Stories written by Kitty Stapp

Despite ISIS Ascendancy, U.S. Public Wary of War

As the Islamic State, known variously as ISIS, ISIL and Daesh, consolidates its hold over parts of Iraq and Syria to the degree that it has in many ways become a functioning state, the U.S. public remains divided over any intervention involving ground troops, a new survey shows.

Calls Mount for “Bold” Climate Deal in Paris

A diverse coalition of 24 leading British scientific institutions has issued a communique urging strong and immediate government action at the U.N. climate change conference set for Paris in December.

2014 Another Record-Shattering Year for Climate

A new report by the U.S. National Oceanic and Atmospheric Administration (NOAA) Center for Weather and Climate has found that 2014 was the warmest year ever recorded, with Eastern North America the only major region in the world to experience below-average annual temperatures.

New Malaria Strategy Would Double Current Funding

Although malaria is both preventable and curable, it still killed an estimated 584,000 people in 2013, the majority of them African children.

Groups Slam Green Climate Fund Approval of Firms Tied to Dirty Energy

Civil society representatives attending the board meeting of the Green Climate Fund (GCF) in Songdo, South Korea expressed strong disappointment Thursday with the board's decision to accredit Deutsche Bank - one of the world’s largest financiers of coal - to receive and distribute GCF funds.

Views from the Caribbean ahead of COP21, the December 2015 Climate Change Summit in Paris – Building Resilience to Disaster: Biodiversity

Thanks to its varied geography and climate, the Caribbean region is one of the world's greatest centers of unique biodiversity. With most people living near the coast, marine ecosystems, including mangroves, beaches, lagoons and cays, are essential not only for biodiversity, but as protection from storms. Many are now threatened, along with the coral reefs the region is famous for.

Climate Commission Issues Blueprint for Low-Carbon Economy

Up to 96 percent of the emissions reductions needed by 2030 to keep global warming below a critical threshold of two degrees C could be achieved through a series of 10 steps, says a new report released by the Global Commission on the Economy and the Climate.

Drastic CO2 Cuts Needed to Save Oceans

If global carbon dioxide emissions are not dramatically curbed, the world's oceans – and the many services they provide humanity – will suffer "massive and mostly irreversible impacts," researchers warned in Science magazine Friday.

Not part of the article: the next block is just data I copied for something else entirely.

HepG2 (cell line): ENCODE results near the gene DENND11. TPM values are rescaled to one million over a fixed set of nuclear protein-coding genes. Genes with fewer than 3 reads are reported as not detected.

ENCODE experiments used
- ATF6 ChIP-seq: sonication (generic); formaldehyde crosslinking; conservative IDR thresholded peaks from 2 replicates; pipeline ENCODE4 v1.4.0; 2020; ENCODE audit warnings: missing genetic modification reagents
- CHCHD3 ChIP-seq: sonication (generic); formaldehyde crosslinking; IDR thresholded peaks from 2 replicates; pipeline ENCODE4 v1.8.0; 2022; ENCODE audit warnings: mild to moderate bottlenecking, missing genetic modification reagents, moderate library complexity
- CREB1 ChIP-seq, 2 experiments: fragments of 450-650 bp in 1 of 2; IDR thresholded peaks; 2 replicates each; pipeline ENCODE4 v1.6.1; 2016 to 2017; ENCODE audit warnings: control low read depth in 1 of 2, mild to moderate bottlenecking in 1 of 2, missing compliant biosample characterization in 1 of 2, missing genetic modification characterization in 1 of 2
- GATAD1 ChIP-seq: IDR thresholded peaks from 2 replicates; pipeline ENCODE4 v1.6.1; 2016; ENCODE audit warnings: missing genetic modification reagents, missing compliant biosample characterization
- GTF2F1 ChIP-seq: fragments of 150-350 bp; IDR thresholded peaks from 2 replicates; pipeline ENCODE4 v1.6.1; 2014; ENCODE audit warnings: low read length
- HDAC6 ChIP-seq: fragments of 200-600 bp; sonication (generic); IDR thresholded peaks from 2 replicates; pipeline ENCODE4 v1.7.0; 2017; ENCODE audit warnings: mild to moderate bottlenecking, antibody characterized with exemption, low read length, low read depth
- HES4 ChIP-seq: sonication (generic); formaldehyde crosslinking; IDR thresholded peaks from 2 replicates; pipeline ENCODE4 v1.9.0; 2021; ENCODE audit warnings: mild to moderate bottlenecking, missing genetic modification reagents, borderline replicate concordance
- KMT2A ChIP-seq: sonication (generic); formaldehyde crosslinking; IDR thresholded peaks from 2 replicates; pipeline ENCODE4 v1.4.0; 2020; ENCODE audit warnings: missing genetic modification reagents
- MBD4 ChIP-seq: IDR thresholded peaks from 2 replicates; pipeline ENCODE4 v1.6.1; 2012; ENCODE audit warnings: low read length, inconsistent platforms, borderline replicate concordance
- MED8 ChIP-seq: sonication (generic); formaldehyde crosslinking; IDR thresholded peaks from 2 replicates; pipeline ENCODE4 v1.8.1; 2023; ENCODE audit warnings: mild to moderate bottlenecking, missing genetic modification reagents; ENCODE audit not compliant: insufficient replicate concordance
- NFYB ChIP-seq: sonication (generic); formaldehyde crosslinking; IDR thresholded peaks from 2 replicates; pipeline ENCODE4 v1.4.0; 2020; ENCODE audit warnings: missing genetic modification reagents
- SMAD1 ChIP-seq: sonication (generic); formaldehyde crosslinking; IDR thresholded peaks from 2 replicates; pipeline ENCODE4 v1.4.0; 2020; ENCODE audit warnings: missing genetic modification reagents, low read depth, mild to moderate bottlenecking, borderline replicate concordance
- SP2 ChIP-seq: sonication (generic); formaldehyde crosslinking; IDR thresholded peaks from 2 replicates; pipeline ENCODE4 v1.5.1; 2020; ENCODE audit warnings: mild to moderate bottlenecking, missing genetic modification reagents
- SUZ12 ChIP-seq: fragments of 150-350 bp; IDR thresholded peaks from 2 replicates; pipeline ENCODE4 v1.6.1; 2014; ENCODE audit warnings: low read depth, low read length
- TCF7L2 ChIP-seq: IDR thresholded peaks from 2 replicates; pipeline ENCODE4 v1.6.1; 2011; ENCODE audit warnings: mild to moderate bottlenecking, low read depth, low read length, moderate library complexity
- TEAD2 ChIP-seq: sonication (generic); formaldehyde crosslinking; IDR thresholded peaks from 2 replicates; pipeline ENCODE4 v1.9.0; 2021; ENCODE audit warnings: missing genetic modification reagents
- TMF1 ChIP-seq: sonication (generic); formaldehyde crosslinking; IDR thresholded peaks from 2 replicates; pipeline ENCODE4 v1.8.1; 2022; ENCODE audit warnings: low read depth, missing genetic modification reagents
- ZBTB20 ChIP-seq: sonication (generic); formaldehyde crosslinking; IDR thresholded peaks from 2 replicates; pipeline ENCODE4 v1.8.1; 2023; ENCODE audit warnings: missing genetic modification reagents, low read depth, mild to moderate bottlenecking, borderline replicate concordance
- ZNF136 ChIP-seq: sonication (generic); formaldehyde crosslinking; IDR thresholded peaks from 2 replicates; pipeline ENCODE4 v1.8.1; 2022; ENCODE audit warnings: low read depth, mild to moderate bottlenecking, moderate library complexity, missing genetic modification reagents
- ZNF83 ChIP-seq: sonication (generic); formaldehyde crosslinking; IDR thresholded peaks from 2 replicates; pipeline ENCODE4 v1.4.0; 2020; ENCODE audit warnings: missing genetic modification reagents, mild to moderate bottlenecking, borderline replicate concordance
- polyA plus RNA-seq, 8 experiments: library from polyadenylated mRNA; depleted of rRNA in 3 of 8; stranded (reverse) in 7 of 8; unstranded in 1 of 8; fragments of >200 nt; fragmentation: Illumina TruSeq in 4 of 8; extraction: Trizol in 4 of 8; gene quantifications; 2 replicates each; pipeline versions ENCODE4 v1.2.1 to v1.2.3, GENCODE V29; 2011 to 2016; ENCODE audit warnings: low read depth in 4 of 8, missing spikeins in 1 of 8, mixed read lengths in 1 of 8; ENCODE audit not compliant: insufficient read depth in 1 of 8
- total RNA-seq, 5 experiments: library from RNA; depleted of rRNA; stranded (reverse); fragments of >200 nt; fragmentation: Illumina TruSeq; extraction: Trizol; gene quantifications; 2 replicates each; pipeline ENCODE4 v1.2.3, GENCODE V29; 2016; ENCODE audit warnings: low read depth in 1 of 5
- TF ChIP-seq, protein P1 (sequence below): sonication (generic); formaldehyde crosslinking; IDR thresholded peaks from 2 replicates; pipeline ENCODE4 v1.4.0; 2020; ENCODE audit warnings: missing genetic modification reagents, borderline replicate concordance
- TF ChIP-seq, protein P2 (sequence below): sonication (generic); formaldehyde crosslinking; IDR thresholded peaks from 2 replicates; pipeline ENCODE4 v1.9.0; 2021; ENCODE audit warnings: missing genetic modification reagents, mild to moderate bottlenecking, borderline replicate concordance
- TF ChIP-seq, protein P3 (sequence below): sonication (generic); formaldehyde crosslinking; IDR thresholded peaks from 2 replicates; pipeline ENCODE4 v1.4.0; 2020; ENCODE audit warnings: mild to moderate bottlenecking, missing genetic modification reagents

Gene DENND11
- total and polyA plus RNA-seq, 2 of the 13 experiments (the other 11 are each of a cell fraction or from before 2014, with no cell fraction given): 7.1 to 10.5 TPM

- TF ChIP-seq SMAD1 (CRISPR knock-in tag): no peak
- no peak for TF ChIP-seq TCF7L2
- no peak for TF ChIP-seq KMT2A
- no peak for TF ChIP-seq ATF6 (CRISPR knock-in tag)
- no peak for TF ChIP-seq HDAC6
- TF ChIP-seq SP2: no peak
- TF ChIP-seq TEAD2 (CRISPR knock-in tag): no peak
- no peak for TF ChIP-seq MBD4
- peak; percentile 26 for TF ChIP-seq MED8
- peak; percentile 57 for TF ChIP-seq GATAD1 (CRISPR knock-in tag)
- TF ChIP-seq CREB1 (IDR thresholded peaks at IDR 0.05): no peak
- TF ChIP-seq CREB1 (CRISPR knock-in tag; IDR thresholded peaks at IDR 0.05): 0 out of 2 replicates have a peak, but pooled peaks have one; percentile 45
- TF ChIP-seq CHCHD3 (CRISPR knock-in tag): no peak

China Hailed as Leader for New Climate Plan

Environmental groups are praising China following the formal submission of Beijing’s highly-anticipated climate change strategy to the United Nations Tuesday.


U.S. Supreme Court Deals Blow to Obama’s Emissions Cuts

In a setback to the Barack Obama administration's clean energy plans just five months ahead of a critical climate change summit in Paris this December, the U.S. Supreme Court on Monday blocked an initiative to limit emissions of mercury and other toxic pollutants from coal-fired power plants.

Journalists Pay the Price in Egypt’s Crackdown on Dissent

The Egyptian government is holding a record number of journalists in jail, a press freedom group said Thursday, despite promises to improve media freedoms in the country.

Views from the Caribbean ahead of COP21, the December 2015 Climate Change Summit in Paris – Building Resilience to Disaster: Mitigation

Despite being a relatively small source of greenhouse gas emissions, the Caribbean region has been taking steps to introduce renewable energy sources like wind, solar and geothermal, which also reduce its dependence on expensive oil imports.

U.N. Names Winners of First Nelson Mandela Prize

The winners of the first-ever United Nations Nelson Rolihlahla Mandela Prize were announced Monday by General Assembly President Sam Kutesa, 25 years to the day that Mandela addressed the U.N. General Assembly to denounce apartheid in his home country of South Africa.

New Approaches to Managing Disaster Focus on Resilience

Natural disasters have become a fact of life for millions around the world, and the future forecast is only getting worse.

Views from the Caribbean ahead of COP21, the December 2015 Climate Change Summit in Paris – Building Resilience to Disaster: Adaptation

From constructing barriers against rising sea levels to rehabilitating mangroves and providing agrometeorology services, the Caribbean isn’t waiting for a new international agreement on climate change to start implementing adaptation measures. But funding to roll out such projects on the necessary scale remains a key issue, and many communities remain desperately vulnerable to storms and flooding.

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